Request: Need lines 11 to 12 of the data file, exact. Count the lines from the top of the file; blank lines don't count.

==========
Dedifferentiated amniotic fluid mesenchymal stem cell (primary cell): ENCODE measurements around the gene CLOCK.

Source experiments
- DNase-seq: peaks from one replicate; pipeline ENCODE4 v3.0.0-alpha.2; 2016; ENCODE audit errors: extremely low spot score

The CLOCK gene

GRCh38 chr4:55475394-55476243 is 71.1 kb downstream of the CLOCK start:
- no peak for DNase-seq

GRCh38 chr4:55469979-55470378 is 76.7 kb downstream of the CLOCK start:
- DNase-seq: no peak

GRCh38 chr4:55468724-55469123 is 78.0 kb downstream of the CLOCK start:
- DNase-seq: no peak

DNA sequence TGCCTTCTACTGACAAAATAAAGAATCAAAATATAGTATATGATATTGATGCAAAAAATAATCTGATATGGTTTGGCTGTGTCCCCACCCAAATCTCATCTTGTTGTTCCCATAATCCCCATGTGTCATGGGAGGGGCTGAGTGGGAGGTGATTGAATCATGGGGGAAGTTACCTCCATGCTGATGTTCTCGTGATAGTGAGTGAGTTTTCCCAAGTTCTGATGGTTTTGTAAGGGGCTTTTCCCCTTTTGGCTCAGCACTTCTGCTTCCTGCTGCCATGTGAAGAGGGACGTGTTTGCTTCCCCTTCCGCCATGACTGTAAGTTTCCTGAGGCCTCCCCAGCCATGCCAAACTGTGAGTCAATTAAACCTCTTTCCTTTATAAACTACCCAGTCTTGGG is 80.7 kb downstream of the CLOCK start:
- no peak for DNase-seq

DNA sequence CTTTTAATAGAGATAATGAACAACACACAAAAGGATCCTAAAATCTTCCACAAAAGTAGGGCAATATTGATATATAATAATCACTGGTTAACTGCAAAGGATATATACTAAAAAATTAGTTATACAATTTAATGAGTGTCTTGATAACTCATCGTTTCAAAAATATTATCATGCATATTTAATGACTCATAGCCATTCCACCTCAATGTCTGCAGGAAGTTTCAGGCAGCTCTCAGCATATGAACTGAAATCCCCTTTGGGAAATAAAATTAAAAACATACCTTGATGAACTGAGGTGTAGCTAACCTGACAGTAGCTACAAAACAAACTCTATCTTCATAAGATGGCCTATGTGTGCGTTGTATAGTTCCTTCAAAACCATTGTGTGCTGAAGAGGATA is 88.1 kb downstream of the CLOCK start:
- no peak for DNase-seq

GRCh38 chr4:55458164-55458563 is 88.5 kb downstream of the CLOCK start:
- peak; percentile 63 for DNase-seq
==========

DNA sequence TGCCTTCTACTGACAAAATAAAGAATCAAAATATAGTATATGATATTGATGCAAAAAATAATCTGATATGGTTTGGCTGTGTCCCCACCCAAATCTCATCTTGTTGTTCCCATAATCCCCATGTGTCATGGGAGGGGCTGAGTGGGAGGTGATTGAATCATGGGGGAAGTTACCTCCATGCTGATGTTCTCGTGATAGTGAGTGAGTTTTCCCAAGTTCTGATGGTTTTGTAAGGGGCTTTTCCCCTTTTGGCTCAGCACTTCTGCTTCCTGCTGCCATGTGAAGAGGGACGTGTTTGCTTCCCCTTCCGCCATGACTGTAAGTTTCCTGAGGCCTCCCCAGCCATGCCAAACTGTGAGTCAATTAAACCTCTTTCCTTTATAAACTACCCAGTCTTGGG is 80.7 kb downstream of the CLOCK start:
- no peak for DNase-seq